Cars Add Sparkle to This Cool Michigan Town

Don Sherman

Belleville, Michigan, located midway between Hagerty’s Ann Arbor editorial offices and Detroit Metro Airport, is aptly named. Some 4000 residents—including this writer—enjoy a magnificent lake, fine restaurants, exotic street art, and a cordial vibe. But Belleville’s most compelling attraction are summer Monday evenings, when two long blocks of Main Street are restricted to classics, customs, hot rods, homebuilts, and the occasional motorcycle.

In that regard, Belleville’s not so different from countless other little downtowns across the country: You know it’s summer when the classics make their weekly gathering.

An estimated 300 cars showed up at this year’s first meet—everything from a chopped ’34 Ford street rod to a pair of Tesla Cybertrucks—to celebrate the joys of motoring before an admiring crowd.

Although civilian traffic isn’t blocked from Main until 5 p.m., the star cars begin gathering in prime spots by three. Event host Egan’s Pub sells portable food and adult beverages. A farmer’s market offers fresh beef, fruit, vegetables, eggs, and honey. A DJ plays a distinctly ’60s soundtrack.

I spoke to a half-dozen car owners, and while domestic brands dominate the turnout, there is the odd import invader.

John Koelber has seized the same parking spot every Monday night for more than a dozen years since he purchased his ’32 Ford coupe, which features a fiberglass Outlaw Performance body riding atop a Fat Man rectangular-steel tube frame. He’s especially proud of the 383-cid Chevy V-8 poking out of the hood with its 871 Weiand supercharger fueled by a Holley Demon 775 carburetor. To ease steering effort, Koelber added an electric power-assist unit that mounts out of sight, under the dash.

This pristine ’67 Corvette 427 coupe has had the same owner for 32 years, and he’s piloted it for 5000 of its 80,000 total miles. The only modification to the Vette was upgrading to a five-speed manual transmission with an overdrive top gear, which is better suited for highway cruising.

We last encountered Sonny and Rose Ann Hall’s ’49 Mercury lead sled three years ago. Sonny chopped the top 3.5 inches, dropped the ride height, installed Buick side chrome, and gave his pride and joy a custom grille and a magnificent paint job. Not especially interested in speed or acceleration, he’s happy with the 454-cid Chevy big-block under the hood, which produces an estimated 300 horsepower.

With American Motors rides fewer and farther between these days, Ron Goodnough’s 1970 AMX salutes that manufacturer with a striking red-white-and-blue exterior. He noted that the paint job was applied by his father over the original lime green metallic. “My late pop Pete Goodnough was an AMC employee who helped design the AMX3 prototype,” he told me. “The first mid-engined sports car designed by any American company. Only seven such cars were ever made.”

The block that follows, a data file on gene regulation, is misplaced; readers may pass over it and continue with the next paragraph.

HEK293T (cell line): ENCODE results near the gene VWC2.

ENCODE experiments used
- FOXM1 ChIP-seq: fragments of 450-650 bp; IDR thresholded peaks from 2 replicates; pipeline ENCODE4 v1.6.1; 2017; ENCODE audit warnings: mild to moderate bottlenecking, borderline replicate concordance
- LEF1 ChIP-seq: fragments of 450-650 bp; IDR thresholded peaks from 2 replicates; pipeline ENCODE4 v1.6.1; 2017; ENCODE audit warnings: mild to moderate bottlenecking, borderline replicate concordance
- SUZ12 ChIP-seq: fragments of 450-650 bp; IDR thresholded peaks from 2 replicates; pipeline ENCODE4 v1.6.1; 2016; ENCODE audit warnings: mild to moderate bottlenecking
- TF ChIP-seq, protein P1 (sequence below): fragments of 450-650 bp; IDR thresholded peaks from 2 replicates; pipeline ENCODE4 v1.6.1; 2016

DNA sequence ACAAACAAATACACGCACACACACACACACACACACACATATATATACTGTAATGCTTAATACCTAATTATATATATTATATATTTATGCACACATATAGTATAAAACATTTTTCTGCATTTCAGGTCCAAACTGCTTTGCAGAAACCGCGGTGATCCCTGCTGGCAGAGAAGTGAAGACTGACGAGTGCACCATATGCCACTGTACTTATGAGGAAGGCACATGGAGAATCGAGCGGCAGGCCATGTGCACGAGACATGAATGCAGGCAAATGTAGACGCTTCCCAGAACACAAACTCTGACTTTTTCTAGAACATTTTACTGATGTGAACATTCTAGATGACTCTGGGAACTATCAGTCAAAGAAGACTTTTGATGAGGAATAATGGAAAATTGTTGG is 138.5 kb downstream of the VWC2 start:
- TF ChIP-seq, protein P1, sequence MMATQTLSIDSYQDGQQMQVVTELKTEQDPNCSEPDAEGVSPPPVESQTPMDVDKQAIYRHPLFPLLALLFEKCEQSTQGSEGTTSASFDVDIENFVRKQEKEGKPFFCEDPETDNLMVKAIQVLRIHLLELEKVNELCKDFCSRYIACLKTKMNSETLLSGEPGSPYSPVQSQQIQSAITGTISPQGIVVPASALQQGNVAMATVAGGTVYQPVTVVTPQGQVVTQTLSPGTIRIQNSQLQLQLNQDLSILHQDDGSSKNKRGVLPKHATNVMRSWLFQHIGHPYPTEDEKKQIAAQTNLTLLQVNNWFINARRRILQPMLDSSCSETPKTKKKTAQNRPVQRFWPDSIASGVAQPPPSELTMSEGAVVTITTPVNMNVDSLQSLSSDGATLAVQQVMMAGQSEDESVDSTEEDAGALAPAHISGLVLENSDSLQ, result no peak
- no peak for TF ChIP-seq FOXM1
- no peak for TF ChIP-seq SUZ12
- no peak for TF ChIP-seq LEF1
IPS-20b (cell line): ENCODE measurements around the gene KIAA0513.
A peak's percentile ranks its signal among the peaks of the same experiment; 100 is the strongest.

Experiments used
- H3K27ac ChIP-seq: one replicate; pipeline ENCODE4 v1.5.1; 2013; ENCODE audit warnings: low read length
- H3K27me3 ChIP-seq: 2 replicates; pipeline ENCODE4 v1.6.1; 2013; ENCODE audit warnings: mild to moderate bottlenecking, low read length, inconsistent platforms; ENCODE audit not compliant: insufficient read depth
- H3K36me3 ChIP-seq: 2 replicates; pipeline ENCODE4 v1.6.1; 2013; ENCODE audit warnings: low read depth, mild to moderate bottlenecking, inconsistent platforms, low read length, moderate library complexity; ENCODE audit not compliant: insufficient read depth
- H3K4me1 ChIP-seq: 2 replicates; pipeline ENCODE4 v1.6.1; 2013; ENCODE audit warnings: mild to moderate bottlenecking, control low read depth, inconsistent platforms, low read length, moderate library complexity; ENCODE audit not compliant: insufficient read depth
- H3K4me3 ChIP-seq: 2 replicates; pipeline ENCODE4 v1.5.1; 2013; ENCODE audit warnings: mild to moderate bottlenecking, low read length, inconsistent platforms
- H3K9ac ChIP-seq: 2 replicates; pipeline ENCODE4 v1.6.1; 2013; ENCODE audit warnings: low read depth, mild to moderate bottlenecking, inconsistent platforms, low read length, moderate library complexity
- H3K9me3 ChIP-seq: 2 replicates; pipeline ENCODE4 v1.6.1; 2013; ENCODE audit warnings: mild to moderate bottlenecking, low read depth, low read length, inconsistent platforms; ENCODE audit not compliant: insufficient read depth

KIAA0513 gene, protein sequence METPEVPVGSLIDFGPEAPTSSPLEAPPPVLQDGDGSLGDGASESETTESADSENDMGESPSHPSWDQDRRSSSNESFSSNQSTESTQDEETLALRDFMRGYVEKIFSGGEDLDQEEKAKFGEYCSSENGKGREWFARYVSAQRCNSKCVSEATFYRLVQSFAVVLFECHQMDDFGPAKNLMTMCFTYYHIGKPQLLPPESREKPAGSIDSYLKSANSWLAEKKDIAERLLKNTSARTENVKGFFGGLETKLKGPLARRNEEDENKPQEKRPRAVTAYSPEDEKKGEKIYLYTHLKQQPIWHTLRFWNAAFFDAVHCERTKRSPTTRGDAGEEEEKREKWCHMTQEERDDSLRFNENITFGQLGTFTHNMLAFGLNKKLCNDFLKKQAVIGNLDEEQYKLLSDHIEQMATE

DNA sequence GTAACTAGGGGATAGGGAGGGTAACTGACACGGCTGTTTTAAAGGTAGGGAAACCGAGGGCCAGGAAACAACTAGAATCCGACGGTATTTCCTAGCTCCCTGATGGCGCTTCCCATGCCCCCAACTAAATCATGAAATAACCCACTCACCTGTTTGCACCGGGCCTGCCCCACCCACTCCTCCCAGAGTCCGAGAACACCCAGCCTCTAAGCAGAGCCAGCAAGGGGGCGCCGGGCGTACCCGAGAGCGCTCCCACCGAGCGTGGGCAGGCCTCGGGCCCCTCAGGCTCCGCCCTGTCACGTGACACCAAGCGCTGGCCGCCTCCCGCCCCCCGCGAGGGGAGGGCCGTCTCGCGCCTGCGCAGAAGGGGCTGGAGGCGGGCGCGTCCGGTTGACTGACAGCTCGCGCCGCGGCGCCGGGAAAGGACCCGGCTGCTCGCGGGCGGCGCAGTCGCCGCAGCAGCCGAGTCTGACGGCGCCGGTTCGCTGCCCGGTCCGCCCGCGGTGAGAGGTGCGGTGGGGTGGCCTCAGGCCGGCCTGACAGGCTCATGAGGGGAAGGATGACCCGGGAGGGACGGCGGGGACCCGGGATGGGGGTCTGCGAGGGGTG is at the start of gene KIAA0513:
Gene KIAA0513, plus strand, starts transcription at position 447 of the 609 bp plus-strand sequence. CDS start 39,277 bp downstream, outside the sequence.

Ron’s two-seat AMX two-seater is equipped with five-spoke American Racing aluminum wheels and BFG Radial T/A rubber. The hood has aggressive scoops, and the side sills are decorated with faux exhaust piping, while the growl from the 360-cid V-8 underhood trumpets out the back.

Dave Remus, a proud Hagerty member for 20 years, loves his 1965 Mercury Comet Caliente. We love the fact that a version of the 302-cid Ford V-8 that came from the factory remains loud and proud under the hood. As Remus explained it: “A quarter-inch stroke and a 0.030-inch over-bore have raised the displacement to 331 cubic inches. I’m guessing it makes at least 450 hp in its current state of tune.”

There’s a fresh C4 automatic transmission under the floor to make best use of the small-block’s 6500-rpm redline. Except for additional instruments and fresh carpeting, the interior is all original. According to Remus, the cheater slicks fitted to the rear axle are street legal.

Belleville MI Car Show
Don Sherman

Dawn and Jeff King brought their 2006 Chrysler PT Cruiser convertible to Monday night’s gathering. It looks brand new and has been well cared for during each and every one of the 17,000 miles on its odometer. A turbocharged 2.4-liter four-cylinder engine drives the front wheels. The factory Linen Gold Pearl paint job and stock chromed nine-spoke wheels are to die for.

Belleville has done a fantastic job making its prime downtown streets an ideal place to enjoy a major chunk of what makes small-town summers so great. While my suggestion that adding a side street for sanctioned smokey burnouts has thus far been ignored, there’s always hope in this special corner of Michigan.


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    The alligators on top of buildings in Belleville grow especially large, too, I see. Neat little town and some very cool rides out there!

    The article states that vehicles are restricted to classics, customs, hot rods, homebuilts and the occasional motorcycle. It then goes on to say there were two Tesla Cybertrucks. How do they fit in? I get disappointed when I go to a classic car rollin and I see a bunch of newer Corvettes, Camaros, Mustangs etc. taking up a lot of the prime parking spots. In what definition are they classics?

    In the story of the 1970 AMX, my dads name was Keith Goodnough. He was Lead Stylist on the AMX3 project. If you can get a June 1970 Motor Trend Magazine you will find an article on the AMX3 inside. Kevin, I agree totally, anything under 25 years old should stay home.

    Vey nice! I like the Comet and AMX the best, but they’re all cool in their own right (except the brand new Teslas).

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